Pleistocene: A geological epoch that lasted from about 2,588,000 to 11,700 years ago, and was characterised by repeated glaciations.

Primary context: Sites where sediments and artefacts have been minimally disturbed by geological agents (e.g. water or ice) and remain associated with their original landscape setting.

Quaternary: The current and most recent of the three geological periods of the Cenozoic Era. It spans the period from roughly 2,588,000 years ago to the present day, and therefore contains both the Pleistocene and the Holocene epochs.

Raised beach deposits: Associated with raised shoreline features, raised beach deposits include shingle, sand and silt.

Reworked: An artefact or other material which has been eroded out of its original location (e.g. where an artefact was discarded by a hominin), transported and then redeposited in a new location by natural agents (e.g. water or ice).

River terraces: The remnants of former valley floors, which are preserved in some places on the valley sides as a by-product of downcutting. They are often underlain by river terrace deposits in which gravel and sand are major components.

Scrapers: A characteristic Palaeolithic stone tool, made on flakes and blades, with a steeply blunted (retouched) working edge. Use-wear increasingly shows a wide range of functional uses, not just as, e.g. hide scraping tools.

Secondary context: Sites where artefacts and sediments have been transported by geological agents (e.g. washed downstream by floodwaters, and then re-deposited in river gravel and sand deposits).

Slope deposits (Head): Variable geological deposits, originating from valley sides and transported downslope through the processes of soil creep, slope wash, solifluction and freeze-thaw activity.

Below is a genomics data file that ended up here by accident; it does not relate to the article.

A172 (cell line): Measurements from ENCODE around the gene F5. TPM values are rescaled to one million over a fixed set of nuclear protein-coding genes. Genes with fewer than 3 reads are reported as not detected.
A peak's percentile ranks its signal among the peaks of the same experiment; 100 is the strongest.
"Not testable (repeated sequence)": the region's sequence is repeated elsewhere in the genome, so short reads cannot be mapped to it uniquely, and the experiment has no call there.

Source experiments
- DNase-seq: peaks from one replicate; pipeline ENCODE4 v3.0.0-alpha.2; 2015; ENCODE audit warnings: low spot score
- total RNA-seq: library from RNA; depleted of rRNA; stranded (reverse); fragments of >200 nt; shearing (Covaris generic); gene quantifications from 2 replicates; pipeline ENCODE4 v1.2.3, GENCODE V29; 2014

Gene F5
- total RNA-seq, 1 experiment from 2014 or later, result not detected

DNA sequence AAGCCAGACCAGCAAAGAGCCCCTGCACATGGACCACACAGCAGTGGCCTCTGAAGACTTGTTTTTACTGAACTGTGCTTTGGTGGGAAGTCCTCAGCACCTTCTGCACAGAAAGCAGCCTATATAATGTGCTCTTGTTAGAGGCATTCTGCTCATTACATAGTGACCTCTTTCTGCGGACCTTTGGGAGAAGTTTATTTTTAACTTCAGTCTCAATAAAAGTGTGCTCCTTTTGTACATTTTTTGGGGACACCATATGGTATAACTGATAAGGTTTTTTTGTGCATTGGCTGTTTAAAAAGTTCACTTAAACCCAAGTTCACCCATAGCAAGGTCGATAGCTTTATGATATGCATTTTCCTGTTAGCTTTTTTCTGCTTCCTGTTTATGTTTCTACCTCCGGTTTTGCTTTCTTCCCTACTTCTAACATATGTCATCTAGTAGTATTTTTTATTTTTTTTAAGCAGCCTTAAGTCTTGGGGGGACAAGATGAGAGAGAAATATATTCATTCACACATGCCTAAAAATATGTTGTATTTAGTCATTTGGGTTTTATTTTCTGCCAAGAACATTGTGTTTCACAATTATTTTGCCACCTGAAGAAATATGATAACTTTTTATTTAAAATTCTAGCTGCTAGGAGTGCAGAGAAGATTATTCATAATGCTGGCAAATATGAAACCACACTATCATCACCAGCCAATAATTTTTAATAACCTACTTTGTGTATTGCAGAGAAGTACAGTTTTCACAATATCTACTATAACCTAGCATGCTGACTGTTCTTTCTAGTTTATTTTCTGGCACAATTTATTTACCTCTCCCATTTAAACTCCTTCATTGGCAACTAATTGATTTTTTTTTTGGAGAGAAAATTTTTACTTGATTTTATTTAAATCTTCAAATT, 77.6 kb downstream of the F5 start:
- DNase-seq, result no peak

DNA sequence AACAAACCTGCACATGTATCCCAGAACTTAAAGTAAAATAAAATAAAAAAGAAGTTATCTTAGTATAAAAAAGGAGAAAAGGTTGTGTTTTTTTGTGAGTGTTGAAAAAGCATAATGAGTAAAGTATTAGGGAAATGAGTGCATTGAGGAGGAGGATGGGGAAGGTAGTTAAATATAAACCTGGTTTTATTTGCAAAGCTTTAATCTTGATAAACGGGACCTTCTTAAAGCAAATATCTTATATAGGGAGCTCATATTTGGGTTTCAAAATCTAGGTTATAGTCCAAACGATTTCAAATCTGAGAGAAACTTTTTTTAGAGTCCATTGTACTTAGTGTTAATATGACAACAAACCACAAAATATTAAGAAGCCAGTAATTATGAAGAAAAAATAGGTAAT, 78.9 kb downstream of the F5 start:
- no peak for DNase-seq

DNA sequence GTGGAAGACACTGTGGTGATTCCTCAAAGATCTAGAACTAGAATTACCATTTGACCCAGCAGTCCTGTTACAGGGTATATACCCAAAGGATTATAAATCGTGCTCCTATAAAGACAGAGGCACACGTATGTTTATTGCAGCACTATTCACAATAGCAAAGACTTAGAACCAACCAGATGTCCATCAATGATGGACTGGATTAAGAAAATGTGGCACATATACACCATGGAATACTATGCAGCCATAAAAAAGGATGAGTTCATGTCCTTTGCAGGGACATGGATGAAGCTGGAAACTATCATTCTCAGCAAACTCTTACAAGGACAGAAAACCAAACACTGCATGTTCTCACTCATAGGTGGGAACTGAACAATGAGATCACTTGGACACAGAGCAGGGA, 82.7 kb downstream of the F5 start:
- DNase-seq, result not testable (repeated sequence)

Solifluction: Slow, downslope movement of fine-grained surface material, saturated with water, on typically gentle slopes.

Speleothems: Chemically-precipitated deposits in cave environments, most commonly consisting of calcite (the crystalline form of calcium carbonate).

Superficial deposits: Materials of Pleistocene or Holocene age, that formed independently of the underlying bedrock, and were typically moved into their current positions by natural agencies (e.g. water or ice). Also referred to as Drift Deposits or Drift.

Syncline: A trough or fold of stratified sediments in which the strata slope upwards from the axis.

Taplow Gravel: A river terrace deposit in the Middle and Lower Thames, underlying the Taplow Terrace and dated to MIS 8–6.

Taxon (pl Taxa): A unit of organisms (e.g. a geographic population or a genus) which are related and whose characteristics can be differentiated from other such units.

Tectonic uplift: Vertical elevation of the earth’s surface in response to natural geological causes.

Tufa/Travertine: Sedimentary deposits formed by precipitation of calcium carbonate, where lime-rich water evaporates (e.g. spring heads, seeps, and river and lake margins).

Upper Palaeolithic: Associated with Homo sapiens, the Upper Palaeolithic in Britain spans later MIS 3–2 (about 40–11.7 kya).There is a significant period of human absence around the time of the Last Glacial Maximum.

Varves: Annual sedimentary layers, often associated with lake deposits.

Younger Dryas: A brief period of extremely cold conditions during the Devensian Late Glacial, lasting from about 12,900 to 11,700 years ago, which both started and stopped very rapidly.